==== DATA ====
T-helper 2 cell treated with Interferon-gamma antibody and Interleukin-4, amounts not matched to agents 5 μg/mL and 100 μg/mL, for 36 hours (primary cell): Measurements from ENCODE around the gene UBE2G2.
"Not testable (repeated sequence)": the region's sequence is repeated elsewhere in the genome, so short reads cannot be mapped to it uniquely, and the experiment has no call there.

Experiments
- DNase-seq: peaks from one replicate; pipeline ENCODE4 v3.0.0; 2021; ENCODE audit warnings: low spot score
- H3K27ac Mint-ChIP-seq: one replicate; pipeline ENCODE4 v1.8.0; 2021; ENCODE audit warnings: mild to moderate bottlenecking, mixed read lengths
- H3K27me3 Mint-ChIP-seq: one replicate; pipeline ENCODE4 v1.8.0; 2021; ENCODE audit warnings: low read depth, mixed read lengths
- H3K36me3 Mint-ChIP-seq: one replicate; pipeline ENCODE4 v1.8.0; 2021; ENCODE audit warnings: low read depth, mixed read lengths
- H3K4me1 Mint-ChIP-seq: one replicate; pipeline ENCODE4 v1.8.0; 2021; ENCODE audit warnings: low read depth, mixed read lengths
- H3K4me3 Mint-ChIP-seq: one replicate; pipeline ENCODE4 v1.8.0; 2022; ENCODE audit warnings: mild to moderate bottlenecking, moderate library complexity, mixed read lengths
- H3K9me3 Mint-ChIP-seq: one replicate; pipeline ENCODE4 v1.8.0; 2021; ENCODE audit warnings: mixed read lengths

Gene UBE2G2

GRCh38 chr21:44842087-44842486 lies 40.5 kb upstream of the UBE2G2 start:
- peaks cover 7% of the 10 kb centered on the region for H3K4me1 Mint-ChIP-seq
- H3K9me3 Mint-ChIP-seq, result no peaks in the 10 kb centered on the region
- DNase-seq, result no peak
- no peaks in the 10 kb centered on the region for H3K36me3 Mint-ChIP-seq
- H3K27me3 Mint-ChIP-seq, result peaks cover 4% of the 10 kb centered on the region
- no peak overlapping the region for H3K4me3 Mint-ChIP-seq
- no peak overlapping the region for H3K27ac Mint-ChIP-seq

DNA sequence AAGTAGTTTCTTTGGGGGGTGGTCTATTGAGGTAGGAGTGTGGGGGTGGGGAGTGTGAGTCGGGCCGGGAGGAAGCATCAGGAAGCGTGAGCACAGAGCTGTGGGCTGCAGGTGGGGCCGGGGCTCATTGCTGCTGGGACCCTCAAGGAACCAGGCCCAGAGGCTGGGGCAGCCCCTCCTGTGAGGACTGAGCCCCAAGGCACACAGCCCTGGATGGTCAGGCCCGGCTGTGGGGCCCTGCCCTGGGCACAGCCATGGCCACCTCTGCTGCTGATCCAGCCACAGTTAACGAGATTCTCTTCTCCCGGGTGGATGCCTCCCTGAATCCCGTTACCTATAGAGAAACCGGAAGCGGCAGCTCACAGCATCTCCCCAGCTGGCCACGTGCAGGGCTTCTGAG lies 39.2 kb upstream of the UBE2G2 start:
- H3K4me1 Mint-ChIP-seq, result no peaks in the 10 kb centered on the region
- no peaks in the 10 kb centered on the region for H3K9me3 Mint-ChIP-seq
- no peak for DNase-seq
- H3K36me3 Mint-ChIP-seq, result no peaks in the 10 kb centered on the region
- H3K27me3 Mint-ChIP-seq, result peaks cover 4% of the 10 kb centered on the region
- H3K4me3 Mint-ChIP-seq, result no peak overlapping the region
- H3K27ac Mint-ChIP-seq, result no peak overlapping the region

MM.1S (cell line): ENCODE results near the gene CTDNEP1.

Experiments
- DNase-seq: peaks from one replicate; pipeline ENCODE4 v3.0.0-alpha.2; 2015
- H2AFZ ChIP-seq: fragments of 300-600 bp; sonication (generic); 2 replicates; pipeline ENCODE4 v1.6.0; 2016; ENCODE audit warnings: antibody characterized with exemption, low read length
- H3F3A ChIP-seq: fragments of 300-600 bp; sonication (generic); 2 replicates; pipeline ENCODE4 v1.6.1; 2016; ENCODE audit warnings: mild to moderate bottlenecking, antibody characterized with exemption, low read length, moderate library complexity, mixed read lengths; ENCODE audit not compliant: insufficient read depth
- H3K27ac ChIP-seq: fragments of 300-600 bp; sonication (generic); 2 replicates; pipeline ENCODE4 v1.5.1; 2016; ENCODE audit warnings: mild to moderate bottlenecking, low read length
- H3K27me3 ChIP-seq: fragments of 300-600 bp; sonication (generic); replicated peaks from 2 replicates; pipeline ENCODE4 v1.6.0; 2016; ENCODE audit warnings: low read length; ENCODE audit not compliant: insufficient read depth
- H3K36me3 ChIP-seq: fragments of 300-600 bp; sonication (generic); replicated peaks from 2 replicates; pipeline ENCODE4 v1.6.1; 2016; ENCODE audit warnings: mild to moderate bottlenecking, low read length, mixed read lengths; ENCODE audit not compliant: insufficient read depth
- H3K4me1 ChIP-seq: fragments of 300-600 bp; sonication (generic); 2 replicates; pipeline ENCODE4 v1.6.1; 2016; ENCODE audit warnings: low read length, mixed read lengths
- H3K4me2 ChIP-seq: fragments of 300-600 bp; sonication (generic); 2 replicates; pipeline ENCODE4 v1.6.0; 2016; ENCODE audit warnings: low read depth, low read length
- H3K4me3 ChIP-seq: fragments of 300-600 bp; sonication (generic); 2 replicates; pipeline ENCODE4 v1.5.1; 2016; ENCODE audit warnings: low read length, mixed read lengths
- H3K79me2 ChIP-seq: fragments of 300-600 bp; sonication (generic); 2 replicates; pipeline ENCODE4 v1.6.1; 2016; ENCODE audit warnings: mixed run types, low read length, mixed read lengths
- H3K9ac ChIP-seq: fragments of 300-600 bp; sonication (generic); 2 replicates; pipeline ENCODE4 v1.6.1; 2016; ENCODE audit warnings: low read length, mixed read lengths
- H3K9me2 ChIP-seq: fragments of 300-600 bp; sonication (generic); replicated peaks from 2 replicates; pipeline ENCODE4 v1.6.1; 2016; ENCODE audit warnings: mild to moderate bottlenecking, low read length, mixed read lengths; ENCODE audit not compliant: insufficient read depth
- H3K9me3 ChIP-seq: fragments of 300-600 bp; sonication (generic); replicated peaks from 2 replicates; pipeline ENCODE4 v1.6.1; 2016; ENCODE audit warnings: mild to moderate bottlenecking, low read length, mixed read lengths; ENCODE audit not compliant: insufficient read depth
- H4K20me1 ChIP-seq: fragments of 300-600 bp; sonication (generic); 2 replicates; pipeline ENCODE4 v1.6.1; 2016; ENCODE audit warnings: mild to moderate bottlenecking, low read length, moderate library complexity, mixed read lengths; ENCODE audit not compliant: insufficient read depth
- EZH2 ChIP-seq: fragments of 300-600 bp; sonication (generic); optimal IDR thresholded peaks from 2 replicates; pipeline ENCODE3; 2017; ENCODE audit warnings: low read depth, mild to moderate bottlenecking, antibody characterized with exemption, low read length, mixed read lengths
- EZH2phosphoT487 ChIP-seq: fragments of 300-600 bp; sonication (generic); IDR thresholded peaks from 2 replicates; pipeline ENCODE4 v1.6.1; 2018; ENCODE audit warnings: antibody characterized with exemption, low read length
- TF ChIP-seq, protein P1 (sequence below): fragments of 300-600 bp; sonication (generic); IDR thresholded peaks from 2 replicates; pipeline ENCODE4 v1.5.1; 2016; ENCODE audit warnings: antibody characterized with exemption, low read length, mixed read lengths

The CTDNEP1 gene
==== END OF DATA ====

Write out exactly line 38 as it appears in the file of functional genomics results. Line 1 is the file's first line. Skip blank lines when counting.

- H3K4me3 ChIP-seq: fragments of 300-600 bp; sonication (generic); 2 replicates; pipeline ENCODE4 v1.5.1; 2016; ENCODE audit warnings: low read length, mixed read lengths